Every Black history month, I try to watch at least one speech or interview with a prominent member of the civil rights movement. The tradition helps remind me of the fantastic progress Black Americans have achieved since the 1960s. I try to steer clear of the old hat favorites like Martin Luther King Jr. and Malcolm X because they're usually covered ad nauseam during February. However, I'm returning to Malcolm X's interview at Berkeley this year.
When I was younger, Malcolm X was my absolute favorite Black activist. Now that I've encountered the thoughts and speeches of James Baldwin and Angela Davis, I can safely say that Malcolm X has more competition than he did in the halcyon days of my youth. Even so, I'm still enamored by Malcolm's unflappable demeanor and intellect. Part of what I find so enduring about Malcolm's legacy is how vastly divergent the last years of his life were compared to his "heyday." Listening to Malcolm in his comparatively younger years and measuring his words and disposition against the unifying undertones that festoon his later thoughts will always be compelling in my mind. It stands as a testament to how tragically young he was at the time of his assassination. I can only imagine how much unity he could've inspired had he been allowed to reach his golden years.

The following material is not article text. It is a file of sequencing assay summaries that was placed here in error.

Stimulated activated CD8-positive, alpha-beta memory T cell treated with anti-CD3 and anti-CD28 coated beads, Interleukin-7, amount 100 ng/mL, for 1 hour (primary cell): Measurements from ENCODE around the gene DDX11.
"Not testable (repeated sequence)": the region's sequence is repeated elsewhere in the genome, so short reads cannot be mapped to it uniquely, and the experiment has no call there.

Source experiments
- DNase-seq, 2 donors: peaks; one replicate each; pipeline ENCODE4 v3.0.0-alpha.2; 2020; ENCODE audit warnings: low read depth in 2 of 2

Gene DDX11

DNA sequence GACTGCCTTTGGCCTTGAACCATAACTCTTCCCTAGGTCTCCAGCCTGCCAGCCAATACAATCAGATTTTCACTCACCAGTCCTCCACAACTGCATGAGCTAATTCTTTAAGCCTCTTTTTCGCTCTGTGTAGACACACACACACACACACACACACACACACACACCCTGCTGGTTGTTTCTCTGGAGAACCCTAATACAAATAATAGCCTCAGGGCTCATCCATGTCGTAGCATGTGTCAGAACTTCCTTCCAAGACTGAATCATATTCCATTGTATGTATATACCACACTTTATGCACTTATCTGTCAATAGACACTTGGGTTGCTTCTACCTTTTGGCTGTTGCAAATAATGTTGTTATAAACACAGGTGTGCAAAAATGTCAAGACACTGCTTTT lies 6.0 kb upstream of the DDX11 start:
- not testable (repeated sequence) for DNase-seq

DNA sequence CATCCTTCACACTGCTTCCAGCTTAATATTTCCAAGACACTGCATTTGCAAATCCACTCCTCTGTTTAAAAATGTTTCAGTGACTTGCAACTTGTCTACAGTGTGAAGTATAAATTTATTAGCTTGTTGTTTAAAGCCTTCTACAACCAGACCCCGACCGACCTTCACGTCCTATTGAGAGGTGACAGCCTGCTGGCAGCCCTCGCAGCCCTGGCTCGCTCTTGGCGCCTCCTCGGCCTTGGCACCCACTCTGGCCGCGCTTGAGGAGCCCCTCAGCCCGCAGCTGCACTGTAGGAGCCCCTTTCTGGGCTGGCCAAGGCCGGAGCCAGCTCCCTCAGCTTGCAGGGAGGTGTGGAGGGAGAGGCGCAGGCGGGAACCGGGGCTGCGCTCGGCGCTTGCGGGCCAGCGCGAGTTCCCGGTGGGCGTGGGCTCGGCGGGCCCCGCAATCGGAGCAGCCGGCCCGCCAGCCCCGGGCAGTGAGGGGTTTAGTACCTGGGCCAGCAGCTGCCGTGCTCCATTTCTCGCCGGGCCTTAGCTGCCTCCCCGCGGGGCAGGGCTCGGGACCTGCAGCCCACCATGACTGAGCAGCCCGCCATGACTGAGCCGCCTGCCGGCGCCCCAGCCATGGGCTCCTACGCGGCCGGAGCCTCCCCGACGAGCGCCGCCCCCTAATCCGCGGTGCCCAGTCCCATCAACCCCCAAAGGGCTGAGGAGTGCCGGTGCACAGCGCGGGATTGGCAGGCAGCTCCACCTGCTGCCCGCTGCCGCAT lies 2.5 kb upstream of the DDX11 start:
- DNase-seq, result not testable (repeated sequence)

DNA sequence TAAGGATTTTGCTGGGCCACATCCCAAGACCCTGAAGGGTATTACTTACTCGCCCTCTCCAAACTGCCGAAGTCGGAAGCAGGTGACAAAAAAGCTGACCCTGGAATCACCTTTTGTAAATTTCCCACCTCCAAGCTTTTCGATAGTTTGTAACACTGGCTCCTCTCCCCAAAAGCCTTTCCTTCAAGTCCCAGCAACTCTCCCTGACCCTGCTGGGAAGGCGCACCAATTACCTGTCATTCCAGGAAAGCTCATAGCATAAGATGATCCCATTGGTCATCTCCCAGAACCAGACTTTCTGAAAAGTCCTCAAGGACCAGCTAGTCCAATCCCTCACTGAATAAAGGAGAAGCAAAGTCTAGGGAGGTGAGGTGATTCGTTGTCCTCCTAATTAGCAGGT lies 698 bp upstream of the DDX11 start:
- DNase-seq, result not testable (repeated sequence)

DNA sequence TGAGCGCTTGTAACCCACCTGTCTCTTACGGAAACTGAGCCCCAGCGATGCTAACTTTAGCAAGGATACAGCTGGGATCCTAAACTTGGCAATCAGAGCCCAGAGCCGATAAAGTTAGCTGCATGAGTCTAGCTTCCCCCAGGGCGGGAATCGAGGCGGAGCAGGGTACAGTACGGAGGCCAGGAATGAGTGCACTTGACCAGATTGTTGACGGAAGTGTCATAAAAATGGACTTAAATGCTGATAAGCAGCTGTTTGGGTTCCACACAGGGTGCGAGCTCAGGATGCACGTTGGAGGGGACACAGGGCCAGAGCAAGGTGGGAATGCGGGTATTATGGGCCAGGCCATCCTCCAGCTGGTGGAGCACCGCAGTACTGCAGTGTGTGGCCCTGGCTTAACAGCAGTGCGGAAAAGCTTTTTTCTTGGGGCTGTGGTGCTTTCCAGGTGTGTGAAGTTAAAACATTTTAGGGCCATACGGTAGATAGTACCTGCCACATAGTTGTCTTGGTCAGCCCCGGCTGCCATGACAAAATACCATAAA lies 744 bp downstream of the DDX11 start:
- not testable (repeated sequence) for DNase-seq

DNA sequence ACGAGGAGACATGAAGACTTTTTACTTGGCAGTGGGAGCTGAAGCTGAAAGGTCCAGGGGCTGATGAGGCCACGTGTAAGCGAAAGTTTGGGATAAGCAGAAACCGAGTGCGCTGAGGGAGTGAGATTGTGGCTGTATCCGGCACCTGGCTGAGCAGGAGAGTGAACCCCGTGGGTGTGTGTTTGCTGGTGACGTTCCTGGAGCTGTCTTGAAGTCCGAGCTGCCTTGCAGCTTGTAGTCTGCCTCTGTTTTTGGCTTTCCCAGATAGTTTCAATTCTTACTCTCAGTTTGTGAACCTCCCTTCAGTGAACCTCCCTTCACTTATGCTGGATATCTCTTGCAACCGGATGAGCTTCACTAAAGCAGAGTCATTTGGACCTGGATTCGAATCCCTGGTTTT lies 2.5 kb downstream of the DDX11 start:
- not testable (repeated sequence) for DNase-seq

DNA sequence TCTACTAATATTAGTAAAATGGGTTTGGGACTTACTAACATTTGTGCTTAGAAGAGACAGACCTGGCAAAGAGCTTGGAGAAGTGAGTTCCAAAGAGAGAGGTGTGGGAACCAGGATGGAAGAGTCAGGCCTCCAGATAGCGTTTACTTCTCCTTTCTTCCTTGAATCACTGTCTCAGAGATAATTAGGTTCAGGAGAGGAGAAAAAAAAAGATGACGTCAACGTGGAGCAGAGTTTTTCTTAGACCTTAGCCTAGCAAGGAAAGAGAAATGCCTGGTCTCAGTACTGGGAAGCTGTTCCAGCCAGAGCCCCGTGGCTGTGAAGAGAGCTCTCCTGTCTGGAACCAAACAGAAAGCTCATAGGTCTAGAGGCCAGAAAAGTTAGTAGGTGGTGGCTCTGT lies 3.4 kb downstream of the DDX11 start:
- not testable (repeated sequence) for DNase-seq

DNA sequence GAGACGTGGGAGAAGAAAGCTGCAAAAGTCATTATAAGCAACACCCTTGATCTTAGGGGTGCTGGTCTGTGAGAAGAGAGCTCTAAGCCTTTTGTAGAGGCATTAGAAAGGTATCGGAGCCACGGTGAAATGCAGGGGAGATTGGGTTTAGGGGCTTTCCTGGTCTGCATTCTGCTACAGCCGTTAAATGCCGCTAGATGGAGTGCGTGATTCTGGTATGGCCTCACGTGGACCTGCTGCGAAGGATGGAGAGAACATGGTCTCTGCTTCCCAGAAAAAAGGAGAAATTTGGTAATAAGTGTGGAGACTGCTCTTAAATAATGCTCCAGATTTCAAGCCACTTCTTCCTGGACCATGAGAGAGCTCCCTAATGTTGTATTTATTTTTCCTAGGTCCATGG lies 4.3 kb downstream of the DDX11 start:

Check out Malcolm's interview at Berkeley—conducted two years before his brutal assassination—in the video linked above.